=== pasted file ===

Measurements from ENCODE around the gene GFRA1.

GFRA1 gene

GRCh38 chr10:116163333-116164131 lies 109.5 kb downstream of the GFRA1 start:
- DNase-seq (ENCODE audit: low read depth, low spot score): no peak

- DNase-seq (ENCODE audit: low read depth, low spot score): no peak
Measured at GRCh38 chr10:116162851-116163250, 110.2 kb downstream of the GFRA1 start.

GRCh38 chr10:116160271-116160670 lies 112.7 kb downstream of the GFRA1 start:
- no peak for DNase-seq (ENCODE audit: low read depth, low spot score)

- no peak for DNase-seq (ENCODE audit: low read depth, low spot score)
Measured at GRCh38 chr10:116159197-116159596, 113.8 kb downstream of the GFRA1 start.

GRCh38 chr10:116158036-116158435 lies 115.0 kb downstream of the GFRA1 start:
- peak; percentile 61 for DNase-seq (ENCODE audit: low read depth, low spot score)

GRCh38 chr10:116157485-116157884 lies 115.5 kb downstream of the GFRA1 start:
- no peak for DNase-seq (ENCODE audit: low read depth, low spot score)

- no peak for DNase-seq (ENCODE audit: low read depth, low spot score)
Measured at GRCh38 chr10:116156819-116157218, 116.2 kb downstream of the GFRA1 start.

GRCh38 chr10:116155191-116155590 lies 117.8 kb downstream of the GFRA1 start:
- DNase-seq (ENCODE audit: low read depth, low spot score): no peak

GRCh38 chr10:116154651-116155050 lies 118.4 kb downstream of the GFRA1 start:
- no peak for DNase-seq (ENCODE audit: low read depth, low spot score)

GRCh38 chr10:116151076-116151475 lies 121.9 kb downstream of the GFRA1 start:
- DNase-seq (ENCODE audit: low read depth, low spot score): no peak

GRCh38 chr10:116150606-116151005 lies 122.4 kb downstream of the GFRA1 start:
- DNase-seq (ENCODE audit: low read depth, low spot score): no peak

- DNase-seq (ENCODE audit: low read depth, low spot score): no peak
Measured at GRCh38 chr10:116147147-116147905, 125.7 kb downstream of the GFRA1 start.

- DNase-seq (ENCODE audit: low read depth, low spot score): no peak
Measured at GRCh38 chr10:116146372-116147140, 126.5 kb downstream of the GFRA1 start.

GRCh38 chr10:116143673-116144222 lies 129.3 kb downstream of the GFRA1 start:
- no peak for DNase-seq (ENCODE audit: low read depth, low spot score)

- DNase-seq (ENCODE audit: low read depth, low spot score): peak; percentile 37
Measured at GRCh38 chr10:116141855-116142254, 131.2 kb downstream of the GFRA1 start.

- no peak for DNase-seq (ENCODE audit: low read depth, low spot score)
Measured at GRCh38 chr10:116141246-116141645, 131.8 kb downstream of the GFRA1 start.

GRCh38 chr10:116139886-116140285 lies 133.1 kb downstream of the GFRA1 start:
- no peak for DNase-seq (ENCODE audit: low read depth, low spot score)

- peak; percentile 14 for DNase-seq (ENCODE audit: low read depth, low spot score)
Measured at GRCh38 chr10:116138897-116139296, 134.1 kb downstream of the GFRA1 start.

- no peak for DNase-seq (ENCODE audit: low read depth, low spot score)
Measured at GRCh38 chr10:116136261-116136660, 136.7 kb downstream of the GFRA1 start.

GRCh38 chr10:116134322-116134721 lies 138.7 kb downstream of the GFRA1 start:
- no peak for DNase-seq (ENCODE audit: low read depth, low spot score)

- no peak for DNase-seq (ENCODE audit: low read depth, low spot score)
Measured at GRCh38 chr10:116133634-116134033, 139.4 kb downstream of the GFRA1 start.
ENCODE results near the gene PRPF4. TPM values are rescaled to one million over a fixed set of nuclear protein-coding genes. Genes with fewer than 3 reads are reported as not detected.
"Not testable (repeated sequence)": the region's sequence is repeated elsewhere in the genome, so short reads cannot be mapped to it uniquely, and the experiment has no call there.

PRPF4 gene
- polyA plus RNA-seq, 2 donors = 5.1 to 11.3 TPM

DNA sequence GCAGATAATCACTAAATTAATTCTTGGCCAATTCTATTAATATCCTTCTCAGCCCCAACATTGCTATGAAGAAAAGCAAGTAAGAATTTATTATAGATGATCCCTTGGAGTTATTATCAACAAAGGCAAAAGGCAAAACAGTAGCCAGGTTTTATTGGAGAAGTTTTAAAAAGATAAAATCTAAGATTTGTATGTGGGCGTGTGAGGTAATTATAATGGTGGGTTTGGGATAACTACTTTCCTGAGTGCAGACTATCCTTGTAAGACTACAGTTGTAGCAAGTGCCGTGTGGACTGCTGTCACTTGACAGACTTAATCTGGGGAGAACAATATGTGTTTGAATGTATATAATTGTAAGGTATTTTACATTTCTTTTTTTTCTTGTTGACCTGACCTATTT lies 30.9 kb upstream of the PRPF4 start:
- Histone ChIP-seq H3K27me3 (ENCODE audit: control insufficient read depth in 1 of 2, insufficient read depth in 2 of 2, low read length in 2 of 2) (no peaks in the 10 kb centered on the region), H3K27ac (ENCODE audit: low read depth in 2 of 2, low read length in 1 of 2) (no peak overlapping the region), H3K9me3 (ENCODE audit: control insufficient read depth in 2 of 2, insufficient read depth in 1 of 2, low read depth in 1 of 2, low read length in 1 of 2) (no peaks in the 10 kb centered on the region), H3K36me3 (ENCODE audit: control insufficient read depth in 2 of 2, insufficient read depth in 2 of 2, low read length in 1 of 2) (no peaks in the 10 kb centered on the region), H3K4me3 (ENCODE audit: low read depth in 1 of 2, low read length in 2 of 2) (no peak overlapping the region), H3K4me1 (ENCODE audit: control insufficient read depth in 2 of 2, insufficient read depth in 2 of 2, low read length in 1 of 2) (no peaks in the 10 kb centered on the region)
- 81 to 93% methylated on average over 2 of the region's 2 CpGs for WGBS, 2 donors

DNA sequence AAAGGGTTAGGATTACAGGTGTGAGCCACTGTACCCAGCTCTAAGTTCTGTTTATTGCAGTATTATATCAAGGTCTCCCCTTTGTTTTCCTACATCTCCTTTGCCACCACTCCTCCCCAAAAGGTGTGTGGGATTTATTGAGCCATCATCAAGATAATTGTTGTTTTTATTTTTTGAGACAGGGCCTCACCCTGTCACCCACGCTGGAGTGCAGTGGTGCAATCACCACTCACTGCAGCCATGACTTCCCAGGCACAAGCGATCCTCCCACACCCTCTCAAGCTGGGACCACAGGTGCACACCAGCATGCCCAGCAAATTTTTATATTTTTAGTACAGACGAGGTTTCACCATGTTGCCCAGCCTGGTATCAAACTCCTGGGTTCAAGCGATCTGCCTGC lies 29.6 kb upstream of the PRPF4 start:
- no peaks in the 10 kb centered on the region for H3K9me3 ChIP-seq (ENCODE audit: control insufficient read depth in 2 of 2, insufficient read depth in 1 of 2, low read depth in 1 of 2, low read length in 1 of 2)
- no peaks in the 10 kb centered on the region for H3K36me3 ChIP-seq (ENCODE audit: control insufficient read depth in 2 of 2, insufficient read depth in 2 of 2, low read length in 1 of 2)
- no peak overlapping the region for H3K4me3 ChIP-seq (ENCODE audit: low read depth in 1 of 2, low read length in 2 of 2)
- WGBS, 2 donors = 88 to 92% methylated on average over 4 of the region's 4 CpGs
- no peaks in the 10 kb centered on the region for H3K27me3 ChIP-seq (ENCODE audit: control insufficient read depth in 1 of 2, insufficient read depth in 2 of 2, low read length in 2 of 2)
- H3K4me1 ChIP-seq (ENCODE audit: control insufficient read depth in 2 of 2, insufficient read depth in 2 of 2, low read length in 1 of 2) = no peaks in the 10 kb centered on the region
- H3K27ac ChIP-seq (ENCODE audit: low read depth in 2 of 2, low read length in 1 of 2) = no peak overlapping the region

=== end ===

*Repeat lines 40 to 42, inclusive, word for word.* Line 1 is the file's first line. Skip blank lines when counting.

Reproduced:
Measured at GRCh38 chr10:116136261-116136660, 136.7 kb downstream of the GFRA1 start.

GRCh38 chr10:116134322-116134721 lies 138.7 kb downstream of the GFRA1 start:
- no peak for DNase-seq (ENCODE audit: low read depth, low spot score)